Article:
Preincubation of the food with pancreatic enzymes or supplementation with bile salts are not necessary. Most cats respond quite rapidly to enzyme replacement therapy and show resolution of loose stools within 3–4 days. When clinical signs have resolved, the amount of pancreatic enzymes given with each meal can be gradually decreased to the lowest effective dose, which may vary from patient to patient, and may also vary between different batches of the pancreatic supplement.
Response to enzyme supplementation alone may not be satisfactory in some patients. This is not surprising if one considers that many cats with EPI have cobalamin deficiency and cobalamin deficiency can lead to gastrointestinal and systemic clinical signs. It is thus crucial to correct cobalamin deficiency in all cats with a decreased or low-normal serum cobalamin concentration. Since cobalamin deficiency causes cobalamin malabsorption, oral supplementation is not effective in patients with cobalamin deficiency. Also, multivitamin preparations do not contain sufficient amounts of cobalamin, and pure cobalamin is needed for therapy. In cats, 250 µg is given subcutaneously per injection. An injection is given once a week for 6 weeks, followed by an injection every other week for 6 weeks, one more dose a month after that, and a recheck a month after the last dose. Vitamin status for other vitamins has not been systemically evaluated in cats with EPI. However, if the cat shows bleeding tendencies, a coagulation profile should be evaluated and, if indicated, the cat be treated with vitamin K. To date, only one cat with EPI and a vitamin K-responsive coagulopathy has been reported.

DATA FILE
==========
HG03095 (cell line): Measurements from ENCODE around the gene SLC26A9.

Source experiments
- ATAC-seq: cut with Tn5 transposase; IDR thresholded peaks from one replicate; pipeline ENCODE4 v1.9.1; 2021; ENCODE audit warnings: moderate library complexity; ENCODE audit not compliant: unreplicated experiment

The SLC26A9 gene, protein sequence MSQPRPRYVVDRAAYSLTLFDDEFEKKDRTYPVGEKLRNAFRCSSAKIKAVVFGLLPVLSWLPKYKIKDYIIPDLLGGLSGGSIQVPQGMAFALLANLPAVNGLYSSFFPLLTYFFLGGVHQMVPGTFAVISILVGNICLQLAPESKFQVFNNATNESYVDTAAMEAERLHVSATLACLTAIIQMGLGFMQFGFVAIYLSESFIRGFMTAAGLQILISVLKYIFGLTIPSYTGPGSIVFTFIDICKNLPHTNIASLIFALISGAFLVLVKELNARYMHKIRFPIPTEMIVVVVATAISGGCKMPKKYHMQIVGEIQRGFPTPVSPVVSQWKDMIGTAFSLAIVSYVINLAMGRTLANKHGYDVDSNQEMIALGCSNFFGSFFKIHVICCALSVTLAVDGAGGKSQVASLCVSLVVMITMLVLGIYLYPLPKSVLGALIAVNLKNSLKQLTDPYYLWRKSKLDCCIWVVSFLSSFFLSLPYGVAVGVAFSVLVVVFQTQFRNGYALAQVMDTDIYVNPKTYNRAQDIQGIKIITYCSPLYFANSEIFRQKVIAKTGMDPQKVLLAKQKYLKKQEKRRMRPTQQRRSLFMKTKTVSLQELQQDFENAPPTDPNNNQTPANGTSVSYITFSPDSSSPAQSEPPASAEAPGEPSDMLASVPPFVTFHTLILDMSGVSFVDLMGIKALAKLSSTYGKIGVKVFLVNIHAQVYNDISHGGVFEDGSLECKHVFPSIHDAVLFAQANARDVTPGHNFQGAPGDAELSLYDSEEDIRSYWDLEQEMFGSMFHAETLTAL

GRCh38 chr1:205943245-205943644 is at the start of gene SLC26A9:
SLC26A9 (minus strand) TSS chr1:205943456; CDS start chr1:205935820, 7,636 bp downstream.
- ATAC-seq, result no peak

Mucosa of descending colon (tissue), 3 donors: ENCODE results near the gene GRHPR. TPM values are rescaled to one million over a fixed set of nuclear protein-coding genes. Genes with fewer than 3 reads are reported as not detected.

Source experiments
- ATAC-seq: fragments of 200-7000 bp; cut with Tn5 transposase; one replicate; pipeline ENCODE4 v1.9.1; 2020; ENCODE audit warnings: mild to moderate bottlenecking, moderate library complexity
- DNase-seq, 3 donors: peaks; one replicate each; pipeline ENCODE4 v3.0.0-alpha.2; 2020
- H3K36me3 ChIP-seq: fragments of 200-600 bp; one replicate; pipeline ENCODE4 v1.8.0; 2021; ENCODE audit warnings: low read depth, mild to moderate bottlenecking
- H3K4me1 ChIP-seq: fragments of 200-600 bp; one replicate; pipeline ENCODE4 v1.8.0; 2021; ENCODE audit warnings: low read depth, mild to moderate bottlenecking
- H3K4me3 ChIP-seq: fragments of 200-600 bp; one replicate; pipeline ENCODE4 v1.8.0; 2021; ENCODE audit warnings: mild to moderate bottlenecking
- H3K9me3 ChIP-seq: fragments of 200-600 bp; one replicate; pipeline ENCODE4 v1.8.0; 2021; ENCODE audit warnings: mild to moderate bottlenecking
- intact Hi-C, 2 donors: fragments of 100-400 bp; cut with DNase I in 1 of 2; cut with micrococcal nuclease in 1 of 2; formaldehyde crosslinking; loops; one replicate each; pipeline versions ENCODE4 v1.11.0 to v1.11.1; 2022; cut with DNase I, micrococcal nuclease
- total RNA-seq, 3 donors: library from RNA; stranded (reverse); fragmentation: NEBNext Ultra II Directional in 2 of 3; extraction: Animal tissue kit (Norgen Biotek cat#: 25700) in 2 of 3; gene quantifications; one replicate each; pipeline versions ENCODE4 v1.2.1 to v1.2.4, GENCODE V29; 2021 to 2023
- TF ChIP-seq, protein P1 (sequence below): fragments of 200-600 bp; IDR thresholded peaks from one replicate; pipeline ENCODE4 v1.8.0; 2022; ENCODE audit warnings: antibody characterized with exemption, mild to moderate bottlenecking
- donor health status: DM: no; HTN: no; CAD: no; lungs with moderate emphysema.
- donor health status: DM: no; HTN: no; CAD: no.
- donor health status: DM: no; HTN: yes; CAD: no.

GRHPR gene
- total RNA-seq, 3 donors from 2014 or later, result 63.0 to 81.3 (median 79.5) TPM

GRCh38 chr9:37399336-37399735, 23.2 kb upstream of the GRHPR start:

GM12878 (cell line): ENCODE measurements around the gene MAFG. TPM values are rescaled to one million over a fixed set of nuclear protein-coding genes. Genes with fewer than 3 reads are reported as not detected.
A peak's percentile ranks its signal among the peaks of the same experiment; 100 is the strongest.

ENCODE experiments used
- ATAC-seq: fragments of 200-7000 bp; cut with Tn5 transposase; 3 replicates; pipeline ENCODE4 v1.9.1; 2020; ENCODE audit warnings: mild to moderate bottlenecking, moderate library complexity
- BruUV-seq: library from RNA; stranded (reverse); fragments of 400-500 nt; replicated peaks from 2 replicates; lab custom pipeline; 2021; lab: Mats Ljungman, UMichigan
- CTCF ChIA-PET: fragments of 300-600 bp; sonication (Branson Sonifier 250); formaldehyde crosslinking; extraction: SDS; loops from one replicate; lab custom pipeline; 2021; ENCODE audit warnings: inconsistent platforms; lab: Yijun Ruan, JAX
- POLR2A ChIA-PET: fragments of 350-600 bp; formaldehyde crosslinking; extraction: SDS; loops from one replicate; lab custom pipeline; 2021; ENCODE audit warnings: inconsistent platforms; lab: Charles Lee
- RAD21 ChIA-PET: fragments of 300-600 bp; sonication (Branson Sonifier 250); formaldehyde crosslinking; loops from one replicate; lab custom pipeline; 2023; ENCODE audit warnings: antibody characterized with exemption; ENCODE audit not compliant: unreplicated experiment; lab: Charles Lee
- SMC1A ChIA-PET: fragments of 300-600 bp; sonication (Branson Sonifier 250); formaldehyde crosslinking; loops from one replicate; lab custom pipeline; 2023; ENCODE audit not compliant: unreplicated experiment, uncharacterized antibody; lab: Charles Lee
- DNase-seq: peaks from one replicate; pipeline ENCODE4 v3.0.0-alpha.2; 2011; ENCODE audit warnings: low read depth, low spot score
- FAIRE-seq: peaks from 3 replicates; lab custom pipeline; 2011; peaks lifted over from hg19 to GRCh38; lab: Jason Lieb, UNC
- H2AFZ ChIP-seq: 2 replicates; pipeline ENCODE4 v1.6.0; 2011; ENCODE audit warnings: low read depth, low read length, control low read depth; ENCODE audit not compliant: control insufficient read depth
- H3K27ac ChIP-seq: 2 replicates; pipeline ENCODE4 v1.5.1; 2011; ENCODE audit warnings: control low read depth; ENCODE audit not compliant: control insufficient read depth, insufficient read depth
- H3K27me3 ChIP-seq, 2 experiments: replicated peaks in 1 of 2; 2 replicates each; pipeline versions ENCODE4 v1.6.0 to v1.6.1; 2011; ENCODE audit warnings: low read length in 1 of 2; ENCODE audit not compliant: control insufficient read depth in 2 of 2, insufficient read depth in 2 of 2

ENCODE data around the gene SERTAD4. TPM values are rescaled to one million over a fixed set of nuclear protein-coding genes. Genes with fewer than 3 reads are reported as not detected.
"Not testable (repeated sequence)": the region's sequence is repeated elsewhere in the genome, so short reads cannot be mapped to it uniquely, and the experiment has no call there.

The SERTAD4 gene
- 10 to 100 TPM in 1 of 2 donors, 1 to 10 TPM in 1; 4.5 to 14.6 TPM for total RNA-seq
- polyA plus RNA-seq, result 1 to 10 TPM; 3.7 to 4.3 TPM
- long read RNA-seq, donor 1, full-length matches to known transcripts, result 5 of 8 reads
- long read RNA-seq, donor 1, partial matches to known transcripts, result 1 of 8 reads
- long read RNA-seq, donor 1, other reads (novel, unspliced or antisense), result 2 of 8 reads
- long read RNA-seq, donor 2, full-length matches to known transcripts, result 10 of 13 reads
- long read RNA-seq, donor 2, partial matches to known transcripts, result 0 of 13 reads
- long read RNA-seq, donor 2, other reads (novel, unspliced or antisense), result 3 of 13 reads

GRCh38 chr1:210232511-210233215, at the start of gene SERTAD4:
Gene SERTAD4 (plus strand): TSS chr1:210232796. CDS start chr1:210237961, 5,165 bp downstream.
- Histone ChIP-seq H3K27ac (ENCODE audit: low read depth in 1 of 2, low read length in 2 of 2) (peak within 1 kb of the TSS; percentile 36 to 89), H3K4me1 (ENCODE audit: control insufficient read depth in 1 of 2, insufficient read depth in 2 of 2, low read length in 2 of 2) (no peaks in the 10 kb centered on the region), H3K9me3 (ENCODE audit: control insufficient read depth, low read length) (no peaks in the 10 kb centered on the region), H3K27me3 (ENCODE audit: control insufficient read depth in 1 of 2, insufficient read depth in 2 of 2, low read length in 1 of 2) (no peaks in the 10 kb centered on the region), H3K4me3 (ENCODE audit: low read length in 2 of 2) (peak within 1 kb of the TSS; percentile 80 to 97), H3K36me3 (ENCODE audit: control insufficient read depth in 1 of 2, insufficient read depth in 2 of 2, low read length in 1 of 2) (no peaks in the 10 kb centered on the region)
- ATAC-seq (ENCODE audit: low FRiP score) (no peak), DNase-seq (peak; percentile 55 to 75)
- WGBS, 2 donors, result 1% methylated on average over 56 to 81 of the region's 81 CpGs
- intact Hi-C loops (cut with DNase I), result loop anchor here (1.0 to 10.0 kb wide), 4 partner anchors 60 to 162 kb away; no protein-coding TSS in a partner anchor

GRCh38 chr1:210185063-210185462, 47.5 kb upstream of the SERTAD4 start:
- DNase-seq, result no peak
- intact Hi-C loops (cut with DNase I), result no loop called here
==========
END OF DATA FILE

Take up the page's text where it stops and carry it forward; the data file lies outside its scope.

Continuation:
Even patients that completely respond to enzyme therapy do not have a completely normalized fat absorption. This is most likely due to the fact that a portion of the pancreatic lipase of the supplement is being irreversibly denatured by the low pH in the stomach. This is probably the reason why some clinicians recommend feeding a low-fat diet to patients with EPI. However, decreasing the fat content of the diet also decreases the supply of fat-soluble vitamins and essential fatty acids, potentially leading to deficiencies of these essential nutrients. Thus, the author does not recommend to routinely decrease the fat content in the diet for cats with EPI. Several studies have evaluated the impact of diet on treatment success in dogs with EPI, and none of these studies were able to show any impact of diet. While there are no studies available for cats, there are no specific dietary recommendations for cats with EPI. However, the author believes that it is prudent to avoid high-fiber diets, as fiber may further hinder the digestion of fat.
Cats that fail to respond to therapy may benefit from treatment with an antacid. A proton pump inhibitor (e.g., omeprazole at 0.7 mg/kg q12h) would be expected to provide the most consistent gastric pH control. This may decrease the degree of irreversible inhibition of exogenous pancreatic lipase in the stomach.
Some cats will not respond appropriately to enzyme supplementation and cobalamin application. These cats may have concurrent small intestinal disease. Such patients may benefit from antibiotic therapy, such as tylosin at 25 mg/kg q12h or metronidazole at 15–25 mg/kg q12h.
Most cats with EPI have an irreversible loss of pancreatic acinar tissue and thus exocrine pancreatic function. Recovery is extremely rare and is poorly understood. However, with appropriate management and monitoring, these patients usually gain weight quickly, pass normal stools, and can go on to live a normal life for a normal life span.